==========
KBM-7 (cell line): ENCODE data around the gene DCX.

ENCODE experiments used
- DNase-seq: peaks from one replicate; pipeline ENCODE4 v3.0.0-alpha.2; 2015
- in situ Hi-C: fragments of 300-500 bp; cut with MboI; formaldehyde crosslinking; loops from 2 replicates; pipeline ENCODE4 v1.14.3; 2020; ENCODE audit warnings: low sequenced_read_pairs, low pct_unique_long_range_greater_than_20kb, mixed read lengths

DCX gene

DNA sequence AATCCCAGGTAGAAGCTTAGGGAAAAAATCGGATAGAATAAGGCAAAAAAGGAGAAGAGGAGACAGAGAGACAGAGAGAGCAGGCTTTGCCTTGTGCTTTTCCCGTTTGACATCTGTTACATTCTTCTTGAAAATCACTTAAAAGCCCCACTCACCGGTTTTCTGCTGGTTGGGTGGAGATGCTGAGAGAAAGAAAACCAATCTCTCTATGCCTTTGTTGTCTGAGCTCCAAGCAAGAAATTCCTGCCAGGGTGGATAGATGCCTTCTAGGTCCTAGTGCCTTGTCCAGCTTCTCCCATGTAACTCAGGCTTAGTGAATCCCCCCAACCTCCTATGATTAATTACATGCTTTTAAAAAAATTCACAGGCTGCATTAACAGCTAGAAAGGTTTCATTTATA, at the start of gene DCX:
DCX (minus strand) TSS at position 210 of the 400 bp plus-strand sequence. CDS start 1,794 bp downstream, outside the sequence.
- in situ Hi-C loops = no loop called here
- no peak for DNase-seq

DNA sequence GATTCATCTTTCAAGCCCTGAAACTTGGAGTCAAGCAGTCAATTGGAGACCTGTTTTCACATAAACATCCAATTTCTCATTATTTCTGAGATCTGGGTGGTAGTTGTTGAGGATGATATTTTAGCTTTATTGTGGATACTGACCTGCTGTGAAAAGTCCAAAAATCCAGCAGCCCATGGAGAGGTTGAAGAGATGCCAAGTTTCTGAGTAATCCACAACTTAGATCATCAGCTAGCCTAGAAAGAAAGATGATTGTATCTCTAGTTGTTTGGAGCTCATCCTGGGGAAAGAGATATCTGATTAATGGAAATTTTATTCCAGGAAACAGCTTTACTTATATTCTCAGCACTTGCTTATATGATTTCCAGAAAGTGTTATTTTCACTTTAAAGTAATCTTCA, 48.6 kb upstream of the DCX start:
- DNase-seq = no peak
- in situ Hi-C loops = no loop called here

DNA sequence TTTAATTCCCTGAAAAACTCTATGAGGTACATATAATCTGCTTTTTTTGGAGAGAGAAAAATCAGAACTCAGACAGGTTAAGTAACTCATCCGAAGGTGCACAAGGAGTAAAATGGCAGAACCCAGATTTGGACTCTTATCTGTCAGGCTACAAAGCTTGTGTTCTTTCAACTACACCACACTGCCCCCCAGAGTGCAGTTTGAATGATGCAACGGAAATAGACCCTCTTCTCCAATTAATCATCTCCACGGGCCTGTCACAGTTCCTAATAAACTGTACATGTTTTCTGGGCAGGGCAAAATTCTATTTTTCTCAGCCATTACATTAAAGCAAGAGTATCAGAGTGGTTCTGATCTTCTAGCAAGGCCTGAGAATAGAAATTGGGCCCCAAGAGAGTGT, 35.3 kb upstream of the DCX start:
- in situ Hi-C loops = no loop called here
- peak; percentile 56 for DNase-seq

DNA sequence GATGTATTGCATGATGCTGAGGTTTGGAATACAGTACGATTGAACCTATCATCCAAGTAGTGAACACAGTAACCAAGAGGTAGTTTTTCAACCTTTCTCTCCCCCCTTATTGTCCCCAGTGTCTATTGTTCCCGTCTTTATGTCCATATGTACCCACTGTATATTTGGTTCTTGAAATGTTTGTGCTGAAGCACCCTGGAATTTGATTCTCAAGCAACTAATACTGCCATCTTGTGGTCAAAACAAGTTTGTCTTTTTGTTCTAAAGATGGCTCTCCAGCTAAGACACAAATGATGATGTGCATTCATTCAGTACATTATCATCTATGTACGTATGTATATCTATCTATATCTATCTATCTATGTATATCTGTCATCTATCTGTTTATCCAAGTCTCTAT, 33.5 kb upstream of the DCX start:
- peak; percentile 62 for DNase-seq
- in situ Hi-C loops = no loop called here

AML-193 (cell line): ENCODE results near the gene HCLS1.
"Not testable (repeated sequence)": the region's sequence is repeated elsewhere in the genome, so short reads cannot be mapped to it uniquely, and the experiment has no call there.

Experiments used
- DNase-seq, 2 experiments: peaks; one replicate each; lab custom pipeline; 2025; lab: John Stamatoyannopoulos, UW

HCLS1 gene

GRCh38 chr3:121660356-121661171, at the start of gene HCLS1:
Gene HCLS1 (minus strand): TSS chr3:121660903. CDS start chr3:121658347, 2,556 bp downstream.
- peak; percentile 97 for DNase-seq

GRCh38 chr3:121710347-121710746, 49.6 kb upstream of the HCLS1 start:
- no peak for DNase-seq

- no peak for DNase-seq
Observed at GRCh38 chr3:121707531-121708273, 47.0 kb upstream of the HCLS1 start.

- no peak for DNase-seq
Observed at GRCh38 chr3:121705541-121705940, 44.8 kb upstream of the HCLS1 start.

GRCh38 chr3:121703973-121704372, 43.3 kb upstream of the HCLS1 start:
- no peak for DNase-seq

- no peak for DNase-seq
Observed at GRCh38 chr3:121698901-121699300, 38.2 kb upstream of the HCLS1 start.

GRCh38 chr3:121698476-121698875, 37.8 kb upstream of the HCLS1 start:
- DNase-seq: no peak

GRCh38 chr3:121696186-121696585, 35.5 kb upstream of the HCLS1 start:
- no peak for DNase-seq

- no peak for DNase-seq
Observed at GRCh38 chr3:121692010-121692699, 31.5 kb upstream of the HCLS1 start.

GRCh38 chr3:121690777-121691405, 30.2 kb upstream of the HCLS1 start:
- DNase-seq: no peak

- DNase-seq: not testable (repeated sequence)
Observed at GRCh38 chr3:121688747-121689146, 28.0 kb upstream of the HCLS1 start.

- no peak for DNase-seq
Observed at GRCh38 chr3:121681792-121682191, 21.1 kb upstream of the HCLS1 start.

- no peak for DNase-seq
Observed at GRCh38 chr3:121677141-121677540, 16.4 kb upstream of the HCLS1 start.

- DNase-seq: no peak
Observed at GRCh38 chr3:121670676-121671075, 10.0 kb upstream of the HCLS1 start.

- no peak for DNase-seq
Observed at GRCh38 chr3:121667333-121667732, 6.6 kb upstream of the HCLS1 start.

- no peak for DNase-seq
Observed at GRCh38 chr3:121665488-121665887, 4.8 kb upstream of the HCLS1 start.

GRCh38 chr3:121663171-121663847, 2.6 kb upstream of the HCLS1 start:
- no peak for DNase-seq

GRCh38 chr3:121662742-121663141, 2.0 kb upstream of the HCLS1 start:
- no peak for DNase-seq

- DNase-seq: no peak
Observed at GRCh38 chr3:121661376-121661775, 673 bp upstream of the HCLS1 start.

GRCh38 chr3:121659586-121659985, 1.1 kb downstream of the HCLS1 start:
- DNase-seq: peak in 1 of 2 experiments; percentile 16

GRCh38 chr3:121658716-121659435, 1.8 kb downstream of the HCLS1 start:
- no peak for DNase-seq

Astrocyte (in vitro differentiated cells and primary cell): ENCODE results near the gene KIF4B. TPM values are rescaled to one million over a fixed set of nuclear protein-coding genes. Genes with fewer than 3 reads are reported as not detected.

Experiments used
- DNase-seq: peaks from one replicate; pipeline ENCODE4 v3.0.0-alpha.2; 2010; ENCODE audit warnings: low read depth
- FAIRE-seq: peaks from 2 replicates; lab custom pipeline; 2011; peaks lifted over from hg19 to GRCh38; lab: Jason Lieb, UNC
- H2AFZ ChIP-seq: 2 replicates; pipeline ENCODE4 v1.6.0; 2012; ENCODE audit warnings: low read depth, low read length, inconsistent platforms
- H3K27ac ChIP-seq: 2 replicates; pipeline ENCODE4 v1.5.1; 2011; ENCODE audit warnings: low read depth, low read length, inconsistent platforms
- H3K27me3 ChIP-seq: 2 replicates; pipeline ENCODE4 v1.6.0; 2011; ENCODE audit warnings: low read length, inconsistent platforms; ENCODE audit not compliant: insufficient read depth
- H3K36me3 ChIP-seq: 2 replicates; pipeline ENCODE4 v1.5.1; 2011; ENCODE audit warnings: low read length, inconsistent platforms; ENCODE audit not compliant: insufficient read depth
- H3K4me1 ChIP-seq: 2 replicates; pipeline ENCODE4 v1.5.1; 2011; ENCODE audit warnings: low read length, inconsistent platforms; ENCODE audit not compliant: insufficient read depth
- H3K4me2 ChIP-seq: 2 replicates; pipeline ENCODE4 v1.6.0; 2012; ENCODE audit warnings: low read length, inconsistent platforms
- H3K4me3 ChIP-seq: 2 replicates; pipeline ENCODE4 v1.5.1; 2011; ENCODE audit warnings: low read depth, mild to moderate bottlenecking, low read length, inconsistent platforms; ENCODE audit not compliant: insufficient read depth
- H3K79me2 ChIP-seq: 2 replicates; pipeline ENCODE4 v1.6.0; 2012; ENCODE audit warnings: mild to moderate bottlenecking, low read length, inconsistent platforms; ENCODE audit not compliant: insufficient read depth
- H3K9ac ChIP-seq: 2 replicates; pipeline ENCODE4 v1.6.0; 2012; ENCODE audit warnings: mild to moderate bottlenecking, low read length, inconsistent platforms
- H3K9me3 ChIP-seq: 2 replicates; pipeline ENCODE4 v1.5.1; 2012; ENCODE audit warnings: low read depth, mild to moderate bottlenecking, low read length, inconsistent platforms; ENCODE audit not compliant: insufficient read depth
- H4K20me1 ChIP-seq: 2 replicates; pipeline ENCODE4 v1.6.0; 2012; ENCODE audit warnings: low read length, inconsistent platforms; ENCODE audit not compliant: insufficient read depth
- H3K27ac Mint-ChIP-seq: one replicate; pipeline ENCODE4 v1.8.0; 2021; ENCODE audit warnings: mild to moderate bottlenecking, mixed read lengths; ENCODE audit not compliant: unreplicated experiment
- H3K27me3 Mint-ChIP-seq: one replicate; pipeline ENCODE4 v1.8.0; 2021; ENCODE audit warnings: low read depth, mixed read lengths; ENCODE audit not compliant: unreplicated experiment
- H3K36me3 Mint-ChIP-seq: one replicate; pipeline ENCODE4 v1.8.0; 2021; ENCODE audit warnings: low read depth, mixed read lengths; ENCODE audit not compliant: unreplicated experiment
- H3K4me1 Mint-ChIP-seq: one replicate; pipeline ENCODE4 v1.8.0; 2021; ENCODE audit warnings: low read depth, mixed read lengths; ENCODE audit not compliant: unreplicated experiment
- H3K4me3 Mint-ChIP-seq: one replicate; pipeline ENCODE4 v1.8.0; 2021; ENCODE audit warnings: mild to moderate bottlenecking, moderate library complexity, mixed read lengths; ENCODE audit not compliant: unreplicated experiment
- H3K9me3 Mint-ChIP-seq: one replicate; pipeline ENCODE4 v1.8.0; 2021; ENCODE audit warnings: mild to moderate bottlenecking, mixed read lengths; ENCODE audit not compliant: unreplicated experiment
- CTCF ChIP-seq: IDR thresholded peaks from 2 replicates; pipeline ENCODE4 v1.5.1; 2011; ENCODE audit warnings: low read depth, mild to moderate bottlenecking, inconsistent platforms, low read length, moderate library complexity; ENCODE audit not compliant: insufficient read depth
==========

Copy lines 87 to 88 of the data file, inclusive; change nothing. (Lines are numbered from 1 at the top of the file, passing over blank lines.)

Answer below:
- H3K9me3 Mint-ChIP-seq: one replicate; pipeline ENCODE4 v1.8.0; 2021; ENCODE audit warnings: mild to moderate bottlenecking, mixed read lengths; ENCODE audit not compliant: unreplicated experiment
- CTCF ChIP-seq: IDR thresholded peaks from 2 replicates; pipeline ENCODE4 v1.5.1; 2011; ENCODE audit warnings: low read depth, mild to moderate bottlenecking, inconsistent platforms, low read length, moderate library complexity; ENCODE audit not compliant: insufficient read depth